(351af) Separation of Hydrofluorocarbon Azeotropic Mixtures Using Polymeric Membranes | AIChE

(351af) Separation of Hydrofluorocarbon Azeotropic Mixtures Using Polymeric Membranes


Harders, A. - Presenter, University of Kansas
Baca, K., University of Kansas
Finberg, E., University of Kansas
Olsen, G. M., University of Kansas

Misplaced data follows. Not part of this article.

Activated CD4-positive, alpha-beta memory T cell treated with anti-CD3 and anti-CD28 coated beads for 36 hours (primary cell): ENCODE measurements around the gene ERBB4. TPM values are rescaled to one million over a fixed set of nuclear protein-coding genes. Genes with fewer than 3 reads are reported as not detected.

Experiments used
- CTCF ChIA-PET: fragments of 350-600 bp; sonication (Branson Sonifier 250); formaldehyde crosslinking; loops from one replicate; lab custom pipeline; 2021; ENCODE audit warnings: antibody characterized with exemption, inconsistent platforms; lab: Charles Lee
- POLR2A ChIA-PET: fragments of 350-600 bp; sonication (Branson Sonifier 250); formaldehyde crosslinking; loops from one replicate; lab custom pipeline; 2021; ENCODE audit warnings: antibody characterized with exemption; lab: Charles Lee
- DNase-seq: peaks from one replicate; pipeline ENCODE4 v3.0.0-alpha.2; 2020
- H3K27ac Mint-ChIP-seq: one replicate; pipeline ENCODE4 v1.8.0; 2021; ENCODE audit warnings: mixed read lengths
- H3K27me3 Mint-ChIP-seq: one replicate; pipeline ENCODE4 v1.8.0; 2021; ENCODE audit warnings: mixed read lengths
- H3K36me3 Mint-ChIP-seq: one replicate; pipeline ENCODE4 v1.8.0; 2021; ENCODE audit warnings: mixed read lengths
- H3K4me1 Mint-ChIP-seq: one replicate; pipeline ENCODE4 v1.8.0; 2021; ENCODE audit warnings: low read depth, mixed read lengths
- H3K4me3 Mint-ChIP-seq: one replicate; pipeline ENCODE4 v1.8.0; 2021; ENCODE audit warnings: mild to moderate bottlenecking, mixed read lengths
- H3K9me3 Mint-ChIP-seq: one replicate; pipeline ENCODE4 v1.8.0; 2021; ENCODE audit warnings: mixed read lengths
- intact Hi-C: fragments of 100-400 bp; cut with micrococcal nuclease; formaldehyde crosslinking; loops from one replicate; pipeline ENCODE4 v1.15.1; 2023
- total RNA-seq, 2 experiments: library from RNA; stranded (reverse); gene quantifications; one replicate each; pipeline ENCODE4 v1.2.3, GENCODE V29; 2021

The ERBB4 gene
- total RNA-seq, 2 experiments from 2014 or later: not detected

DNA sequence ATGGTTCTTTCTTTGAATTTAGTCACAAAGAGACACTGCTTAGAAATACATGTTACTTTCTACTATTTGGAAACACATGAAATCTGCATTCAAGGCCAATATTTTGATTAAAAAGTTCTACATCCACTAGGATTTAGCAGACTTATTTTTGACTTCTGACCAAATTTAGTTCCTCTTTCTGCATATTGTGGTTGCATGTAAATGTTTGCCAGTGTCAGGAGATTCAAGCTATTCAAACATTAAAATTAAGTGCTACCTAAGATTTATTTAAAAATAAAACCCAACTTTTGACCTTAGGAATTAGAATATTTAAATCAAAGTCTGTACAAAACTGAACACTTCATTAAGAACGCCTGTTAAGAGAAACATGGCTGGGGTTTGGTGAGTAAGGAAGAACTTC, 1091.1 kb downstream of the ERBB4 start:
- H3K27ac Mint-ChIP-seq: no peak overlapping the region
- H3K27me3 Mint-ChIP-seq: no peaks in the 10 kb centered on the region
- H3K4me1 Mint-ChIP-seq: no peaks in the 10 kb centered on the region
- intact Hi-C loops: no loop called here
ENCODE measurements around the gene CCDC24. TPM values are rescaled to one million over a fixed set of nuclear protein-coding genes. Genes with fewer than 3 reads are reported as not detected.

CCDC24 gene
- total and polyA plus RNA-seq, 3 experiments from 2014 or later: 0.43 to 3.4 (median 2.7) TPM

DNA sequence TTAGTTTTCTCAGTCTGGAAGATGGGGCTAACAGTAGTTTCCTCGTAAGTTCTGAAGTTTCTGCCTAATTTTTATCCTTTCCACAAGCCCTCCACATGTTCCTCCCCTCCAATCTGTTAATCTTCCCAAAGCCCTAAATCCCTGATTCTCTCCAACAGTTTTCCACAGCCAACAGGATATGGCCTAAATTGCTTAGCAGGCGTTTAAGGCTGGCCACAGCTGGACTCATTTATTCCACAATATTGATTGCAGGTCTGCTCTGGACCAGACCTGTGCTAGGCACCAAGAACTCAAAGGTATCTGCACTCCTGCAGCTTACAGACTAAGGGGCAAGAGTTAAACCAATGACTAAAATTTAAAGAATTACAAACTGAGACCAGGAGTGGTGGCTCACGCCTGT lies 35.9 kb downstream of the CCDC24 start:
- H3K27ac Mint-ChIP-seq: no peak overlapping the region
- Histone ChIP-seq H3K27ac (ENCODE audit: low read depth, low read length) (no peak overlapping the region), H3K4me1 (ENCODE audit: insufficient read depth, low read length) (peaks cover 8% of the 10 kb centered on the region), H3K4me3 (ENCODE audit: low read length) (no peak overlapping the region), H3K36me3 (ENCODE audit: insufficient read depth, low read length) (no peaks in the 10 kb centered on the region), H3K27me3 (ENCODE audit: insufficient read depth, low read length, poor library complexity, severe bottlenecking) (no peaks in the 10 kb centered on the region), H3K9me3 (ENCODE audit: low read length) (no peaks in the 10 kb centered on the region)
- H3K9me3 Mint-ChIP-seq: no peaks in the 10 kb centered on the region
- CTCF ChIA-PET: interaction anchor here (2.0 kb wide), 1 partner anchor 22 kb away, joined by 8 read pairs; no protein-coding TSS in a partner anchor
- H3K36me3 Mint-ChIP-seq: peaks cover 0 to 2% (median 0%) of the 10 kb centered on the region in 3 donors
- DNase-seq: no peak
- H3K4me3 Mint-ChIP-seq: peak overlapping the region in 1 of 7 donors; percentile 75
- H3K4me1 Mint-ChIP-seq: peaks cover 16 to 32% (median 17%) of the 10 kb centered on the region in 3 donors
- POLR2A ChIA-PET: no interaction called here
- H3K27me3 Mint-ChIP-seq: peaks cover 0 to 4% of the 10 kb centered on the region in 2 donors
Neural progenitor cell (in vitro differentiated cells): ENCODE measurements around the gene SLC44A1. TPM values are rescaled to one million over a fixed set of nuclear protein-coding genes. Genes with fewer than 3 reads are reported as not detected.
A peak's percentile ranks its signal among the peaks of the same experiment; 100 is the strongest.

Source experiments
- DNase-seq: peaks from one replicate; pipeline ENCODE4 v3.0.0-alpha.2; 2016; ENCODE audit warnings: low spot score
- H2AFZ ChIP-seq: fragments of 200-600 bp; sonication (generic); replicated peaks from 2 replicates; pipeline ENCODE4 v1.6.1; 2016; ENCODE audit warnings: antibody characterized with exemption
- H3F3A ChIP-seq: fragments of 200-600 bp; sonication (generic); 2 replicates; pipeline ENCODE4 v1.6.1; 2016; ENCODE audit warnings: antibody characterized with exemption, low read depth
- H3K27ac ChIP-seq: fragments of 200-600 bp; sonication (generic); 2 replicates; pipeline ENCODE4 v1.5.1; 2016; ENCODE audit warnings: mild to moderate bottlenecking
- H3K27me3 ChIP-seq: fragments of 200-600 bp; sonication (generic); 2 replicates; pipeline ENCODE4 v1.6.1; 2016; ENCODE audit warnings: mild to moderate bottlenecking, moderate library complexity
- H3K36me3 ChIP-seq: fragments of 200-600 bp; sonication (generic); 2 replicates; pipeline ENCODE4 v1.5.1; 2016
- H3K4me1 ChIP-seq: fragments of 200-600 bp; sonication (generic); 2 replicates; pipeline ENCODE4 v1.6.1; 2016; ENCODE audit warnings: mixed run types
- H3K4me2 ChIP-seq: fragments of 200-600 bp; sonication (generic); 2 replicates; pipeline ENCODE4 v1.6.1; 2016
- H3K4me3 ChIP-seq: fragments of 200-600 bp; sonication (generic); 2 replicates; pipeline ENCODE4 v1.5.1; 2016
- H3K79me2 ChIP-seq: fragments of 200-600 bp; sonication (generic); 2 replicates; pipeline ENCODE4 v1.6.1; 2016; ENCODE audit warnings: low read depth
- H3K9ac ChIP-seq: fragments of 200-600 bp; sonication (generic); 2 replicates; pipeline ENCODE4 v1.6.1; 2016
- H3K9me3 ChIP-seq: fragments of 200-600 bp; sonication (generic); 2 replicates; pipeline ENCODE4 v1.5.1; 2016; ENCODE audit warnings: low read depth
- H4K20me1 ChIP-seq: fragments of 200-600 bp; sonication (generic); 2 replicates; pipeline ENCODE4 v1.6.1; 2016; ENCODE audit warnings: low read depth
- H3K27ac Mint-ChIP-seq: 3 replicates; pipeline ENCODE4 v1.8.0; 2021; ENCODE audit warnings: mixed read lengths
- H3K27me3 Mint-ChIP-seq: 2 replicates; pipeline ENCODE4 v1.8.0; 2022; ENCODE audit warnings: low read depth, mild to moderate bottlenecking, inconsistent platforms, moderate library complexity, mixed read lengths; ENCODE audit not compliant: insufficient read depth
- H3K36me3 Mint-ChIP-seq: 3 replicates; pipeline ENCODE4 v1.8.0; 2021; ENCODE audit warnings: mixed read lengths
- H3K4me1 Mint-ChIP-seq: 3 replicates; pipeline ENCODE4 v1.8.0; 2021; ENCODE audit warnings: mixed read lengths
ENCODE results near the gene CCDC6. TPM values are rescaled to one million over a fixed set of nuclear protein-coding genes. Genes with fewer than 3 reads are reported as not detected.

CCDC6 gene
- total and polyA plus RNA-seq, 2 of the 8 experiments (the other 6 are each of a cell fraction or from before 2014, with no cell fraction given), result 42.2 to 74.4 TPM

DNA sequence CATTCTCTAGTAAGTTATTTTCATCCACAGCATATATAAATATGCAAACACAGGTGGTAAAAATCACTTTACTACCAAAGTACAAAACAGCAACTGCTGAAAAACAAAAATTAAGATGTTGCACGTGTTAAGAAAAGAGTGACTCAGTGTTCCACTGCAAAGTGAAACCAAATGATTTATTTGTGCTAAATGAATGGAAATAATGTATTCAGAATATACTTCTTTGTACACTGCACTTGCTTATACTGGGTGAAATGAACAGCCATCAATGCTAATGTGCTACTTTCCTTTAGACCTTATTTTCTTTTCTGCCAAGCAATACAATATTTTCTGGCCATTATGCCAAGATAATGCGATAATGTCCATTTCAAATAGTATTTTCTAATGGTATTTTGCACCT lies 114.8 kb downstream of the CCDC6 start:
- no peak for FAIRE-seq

Project EARTH (Environmentally Applied Research Towards Hydrofluorocarbons) is focused on identifying sustainable processes for the selective separation of hydrofluorocarbon (HFC) refrigerant mixtures. HFCs and HFC mixtures were developed to replace chlorofluorocarbons (CFCs), which were linked to the depletion of the Earth’s ozone layer. However, the current concern is some HFCs and HFC mixtures have high global warming potentials (GWPs) and recent legislation such as the Kigali agreement are calling for restrictions in certain applications with an eventual phase-out of HFCs. Currently, millions of kilograms of HFCs and HFC mixtures are in use with no efficient method for their disposal. In order to avoid incinerating or venting HFC refrigerants into the atmosphere—processes that are harmful to the environment and would waste millions of kilograms of refrigerants—Project EARTH aims to develop environmentally responsible methods for separating azeotropic refrigerant mixtures so that low-GWP components can be repurposed into next-generation refrigerants. The initial focus of Project EARTH is the separation of R-410a, a binary azeotropic mixture of 50 wt.% R-32 (CH2F2) and 50 wt.% R-125 (CHF2CF3), commonly used in air conditioning and heating pump systems. R-32 has a much lower GWP (675) compared with R-125 (3,500) and, if separated, could be reused in new refrigerant blends with hydrofluoroolefins (HFOs). This project focuses on the use of polymeric membranes for the separation of R-410a. Membranes are an attractive method for separating HFC refrigerant mixtures due to lower energy consumption and smaller capital requirements compared with alternative separation methods such as distillation. This presentation will cover current results on the solubility, diffusivity, permeability, and selectivity of R-32 and R-125 in a variety of membrane materials.